Tertiary education providers, professional colleges and regulatory authorities have a central role to play in breathing life into the second (system improvement) clinical role. If clinicians are to embrace this wholeheartedly, then students, the health professionals of the future, need to be instilled with the two-jobs responsibility and equipped with skills for both.10,11 The skill set could be extended during postgraduate training, and requirements for meeting certain standards incorporated into professional registration and practice.
In sum, there are widespread opportunities to promote the concept of clinical leadership, which is now reinforced in the New Zealand Health Strategy. The two-jobs concept can be a useful method for framing what real practice should be all about. Key managers from across the health sector, such as those leading DHBs, PHOs and IPAs, have opportunities to promote and support clinical leadership and its development. This means creating mechanisms for building clinical leadership, identifying emerging leaders and investing in training. It also means that professionals see leadership as a responsibility and must have the will and capacity (previously found to be constrained12,13) to commit to this.
Policy on clinical leadership in New Zealand
For some time now, political and bureaucratic leaders have emphasised clinical leadership in the New Zealand health system, with good reason.14,15 The concept of ‘clinical leadership’ was central to the 2009 report of the Ministerial Task Group on Clinical Leadership, In Good Hands.16 This report was endorsed by then Minister of Health, Tony Ryall, with an expectation that all DHBs and, by proxy PHOs, would implement its recommendations.17 A subsequent assessment focused on DHBs showed variable performances in developing leadership mechanisms, with a demand for considerable improvement.12,13 Some DHBs appeared to invest more in leadership activities than others. In better performing DHBs, the board and executive teams demonstrated considerably more commitment to supporting professional leadership; and some DHBs benefited from the drive and contribution of several key professional leaders. This emphasis on clinical leadership, of course, contrasts with the era of the 1990s ‘health reforms’ when health professionals were considered to have little to contribute to governance of the healthcare system.18,19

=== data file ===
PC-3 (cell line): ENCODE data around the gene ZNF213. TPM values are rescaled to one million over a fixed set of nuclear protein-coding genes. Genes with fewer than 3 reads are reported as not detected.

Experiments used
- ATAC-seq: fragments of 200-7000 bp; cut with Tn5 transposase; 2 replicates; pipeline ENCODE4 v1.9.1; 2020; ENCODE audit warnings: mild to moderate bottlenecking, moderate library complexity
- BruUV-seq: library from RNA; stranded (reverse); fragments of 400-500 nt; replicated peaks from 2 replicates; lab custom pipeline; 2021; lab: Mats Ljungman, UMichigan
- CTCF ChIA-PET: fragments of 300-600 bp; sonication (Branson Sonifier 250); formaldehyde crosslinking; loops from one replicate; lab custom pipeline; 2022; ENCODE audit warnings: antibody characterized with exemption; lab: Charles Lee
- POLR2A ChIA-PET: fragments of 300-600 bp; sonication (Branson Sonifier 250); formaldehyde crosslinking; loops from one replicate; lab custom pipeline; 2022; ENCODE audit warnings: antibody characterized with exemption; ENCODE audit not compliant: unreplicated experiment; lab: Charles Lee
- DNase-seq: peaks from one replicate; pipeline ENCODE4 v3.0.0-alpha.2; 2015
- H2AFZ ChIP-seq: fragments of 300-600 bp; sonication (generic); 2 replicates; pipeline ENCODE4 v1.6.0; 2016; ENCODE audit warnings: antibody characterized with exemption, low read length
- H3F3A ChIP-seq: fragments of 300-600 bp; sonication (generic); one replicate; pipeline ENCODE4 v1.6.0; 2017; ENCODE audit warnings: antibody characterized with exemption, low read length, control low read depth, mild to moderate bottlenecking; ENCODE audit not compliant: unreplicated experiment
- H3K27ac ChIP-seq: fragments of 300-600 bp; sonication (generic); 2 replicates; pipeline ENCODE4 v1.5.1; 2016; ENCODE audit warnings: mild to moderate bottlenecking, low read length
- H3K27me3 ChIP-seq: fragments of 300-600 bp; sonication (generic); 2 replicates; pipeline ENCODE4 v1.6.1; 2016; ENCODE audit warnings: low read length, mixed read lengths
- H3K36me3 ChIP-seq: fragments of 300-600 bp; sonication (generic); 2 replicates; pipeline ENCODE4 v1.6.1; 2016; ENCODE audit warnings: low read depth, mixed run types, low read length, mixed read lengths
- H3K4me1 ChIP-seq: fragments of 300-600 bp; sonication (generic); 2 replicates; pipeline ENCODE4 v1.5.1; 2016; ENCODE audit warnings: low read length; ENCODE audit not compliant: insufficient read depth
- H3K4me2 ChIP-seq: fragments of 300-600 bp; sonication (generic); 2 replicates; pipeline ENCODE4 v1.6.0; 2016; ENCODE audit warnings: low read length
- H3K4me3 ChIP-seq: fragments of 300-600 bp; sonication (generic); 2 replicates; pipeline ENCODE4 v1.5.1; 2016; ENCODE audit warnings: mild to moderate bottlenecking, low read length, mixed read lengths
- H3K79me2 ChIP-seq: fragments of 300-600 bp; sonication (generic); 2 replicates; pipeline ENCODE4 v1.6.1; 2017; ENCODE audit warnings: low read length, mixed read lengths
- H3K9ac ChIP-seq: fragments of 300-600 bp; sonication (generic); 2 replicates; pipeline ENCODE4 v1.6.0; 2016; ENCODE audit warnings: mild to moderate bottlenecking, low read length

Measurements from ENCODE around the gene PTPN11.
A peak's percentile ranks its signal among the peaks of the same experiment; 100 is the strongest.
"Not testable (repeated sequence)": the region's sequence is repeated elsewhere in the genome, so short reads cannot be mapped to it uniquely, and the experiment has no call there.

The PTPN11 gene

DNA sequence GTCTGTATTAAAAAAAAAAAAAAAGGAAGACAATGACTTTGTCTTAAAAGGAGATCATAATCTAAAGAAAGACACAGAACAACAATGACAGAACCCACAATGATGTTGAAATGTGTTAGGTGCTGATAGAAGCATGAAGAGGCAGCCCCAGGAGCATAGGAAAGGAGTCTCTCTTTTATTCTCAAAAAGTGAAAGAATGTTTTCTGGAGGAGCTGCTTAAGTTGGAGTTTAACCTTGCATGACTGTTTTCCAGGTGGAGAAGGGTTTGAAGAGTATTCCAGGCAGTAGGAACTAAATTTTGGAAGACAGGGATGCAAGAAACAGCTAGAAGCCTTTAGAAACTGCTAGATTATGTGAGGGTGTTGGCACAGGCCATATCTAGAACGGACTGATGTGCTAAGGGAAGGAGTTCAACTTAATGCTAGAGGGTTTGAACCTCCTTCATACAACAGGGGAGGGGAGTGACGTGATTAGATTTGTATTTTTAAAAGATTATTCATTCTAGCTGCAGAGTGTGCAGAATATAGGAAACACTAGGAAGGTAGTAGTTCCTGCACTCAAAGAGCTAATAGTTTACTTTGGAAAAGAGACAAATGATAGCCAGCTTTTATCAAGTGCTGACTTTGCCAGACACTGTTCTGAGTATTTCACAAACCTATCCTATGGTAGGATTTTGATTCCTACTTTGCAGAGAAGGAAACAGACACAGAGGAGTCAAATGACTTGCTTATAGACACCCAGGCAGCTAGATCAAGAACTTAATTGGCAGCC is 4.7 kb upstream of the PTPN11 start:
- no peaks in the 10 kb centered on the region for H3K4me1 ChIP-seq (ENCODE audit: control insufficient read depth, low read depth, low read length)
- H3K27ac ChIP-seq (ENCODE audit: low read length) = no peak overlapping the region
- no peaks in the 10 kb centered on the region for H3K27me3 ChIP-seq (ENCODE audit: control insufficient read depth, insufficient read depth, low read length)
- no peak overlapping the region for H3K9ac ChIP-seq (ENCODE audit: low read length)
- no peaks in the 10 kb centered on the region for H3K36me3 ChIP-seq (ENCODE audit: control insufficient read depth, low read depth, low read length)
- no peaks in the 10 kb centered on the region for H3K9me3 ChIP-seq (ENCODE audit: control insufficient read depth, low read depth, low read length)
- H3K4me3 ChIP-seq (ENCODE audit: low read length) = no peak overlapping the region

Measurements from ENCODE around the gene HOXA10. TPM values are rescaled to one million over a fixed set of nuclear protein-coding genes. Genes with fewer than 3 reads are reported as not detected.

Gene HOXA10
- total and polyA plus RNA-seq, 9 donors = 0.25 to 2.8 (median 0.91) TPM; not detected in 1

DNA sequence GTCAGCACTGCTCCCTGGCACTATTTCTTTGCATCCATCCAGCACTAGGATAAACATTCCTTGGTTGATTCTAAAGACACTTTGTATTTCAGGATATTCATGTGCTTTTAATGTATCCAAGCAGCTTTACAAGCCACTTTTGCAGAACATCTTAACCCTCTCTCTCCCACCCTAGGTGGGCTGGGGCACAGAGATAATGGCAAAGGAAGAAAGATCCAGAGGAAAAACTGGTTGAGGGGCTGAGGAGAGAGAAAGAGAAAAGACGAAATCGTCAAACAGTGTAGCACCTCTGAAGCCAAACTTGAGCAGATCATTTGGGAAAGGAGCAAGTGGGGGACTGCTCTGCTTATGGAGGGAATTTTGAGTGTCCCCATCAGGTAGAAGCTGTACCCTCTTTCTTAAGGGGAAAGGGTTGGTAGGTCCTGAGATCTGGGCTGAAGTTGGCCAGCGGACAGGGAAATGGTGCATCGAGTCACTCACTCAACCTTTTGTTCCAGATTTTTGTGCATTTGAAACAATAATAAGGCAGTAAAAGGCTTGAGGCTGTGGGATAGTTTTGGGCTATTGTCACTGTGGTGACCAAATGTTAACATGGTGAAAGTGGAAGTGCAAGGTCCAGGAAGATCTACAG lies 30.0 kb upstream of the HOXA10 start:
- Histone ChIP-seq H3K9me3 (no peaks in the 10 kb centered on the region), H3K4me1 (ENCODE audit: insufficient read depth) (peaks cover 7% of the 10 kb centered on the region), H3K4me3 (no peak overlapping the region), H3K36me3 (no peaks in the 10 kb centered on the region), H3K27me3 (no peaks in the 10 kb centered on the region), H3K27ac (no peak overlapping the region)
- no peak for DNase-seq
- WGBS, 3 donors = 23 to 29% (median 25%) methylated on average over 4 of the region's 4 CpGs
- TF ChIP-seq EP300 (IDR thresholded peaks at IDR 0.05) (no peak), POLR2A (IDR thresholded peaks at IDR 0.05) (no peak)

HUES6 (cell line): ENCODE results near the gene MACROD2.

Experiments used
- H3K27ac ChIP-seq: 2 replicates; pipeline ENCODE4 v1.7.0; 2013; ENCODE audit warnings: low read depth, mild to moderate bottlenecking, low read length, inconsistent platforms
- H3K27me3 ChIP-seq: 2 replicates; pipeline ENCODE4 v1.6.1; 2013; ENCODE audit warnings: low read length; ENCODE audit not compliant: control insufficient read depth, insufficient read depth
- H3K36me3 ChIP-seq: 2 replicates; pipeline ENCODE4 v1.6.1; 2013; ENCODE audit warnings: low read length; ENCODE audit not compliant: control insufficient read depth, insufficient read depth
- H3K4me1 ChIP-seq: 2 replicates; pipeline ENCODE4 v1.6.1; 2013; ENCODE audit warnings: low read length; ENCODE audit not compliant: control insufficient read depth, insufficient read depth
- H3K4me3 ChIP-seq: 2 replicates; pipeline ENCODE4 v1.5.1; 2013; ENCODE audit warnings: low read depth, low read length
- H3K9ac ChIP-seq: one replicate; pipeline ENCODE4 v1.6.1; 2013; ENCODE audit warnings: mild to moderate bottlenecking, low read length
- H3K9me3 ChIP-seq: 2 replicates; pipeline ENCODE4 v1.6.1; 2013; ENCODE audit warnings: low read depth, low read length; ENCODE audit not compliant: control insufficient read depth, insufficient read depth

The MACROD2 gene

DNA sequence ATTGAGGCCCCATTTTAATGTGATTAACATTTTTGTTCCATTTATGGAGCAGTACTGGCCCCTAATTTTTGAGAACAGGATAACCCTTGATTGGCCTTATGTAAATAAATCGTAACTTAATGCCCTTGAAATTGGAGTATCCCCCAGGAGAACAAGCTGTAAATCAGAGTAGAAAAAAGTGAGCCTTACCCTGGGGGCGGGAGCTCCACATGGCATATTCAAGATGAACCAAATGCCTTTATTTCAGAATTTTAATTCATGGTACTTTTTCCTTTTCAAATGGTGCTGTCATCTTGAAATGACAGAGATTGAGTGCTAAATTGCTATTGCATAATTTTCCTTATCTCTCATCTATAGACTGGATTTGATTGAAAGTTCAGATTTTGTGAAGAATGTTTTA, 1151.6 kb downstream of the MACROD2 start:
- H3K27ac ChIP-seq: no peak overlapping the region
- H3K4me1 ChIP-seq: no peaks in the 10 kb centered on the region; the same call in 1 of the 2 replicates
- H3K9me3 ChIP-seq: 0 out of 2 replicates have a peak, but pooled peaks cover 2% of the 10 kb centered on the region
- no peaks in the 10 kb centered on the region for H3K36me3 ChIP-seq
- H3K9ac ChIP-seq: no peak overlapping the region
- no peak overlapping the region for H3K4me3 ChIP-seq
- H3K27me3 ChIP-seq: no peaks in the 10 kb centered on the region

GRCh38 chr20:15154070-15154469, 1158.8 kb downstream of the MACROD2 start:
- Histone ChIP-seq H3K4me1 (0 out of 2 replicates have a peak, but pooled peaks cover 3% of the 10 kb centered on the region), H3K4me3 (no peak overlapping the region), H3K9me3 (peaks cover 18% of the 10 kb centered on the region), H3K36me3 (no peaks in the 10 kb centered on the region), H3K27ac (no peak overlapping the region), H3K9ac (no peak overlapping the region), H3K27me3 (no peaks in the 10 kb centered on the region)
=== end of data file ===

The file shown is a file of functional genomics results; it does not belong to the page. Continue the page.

The present Minister of Health, Dr Jonathan Coleman, has consistently expressed the view that clinical leadership is central to the government’s health policy and to DHB organisation.20 Clinical leadership is also inherent to the 2016 New Zealand Health Strategy, which charts key policy directions for the health system. An example is in the concept of working as ‘one team’. Central to this is ‘developing leadership, talent and workforce skills throughout the system’ and a goal of creating a ‘system leadership and talent management programme’.8 Details for this were yet to be announced at the time this article was written and, as noted, progress is required on various fronts for a health system characterised by robust clinical leadership. The remainder of this article highlights approaches for policymakers, DHBs, PHOs, IPAs and training institutes to consider for delivering on the promise of clinical leadership.
Building structures for clinical leadership
Different structures for health system governance and organisation exist. New Zealand has experience with many, including structures that promoted competition between providers, and democratic governance that tends to be hierarchical and managerial in nature.19 In practical terms, this means orders come down through the system with effects on professionals who often feel they have not been included in decision-making. DHB boards are accountable first to government and, in turn, place often strong expectations on the executive team around financial performance and other policy areas.19,21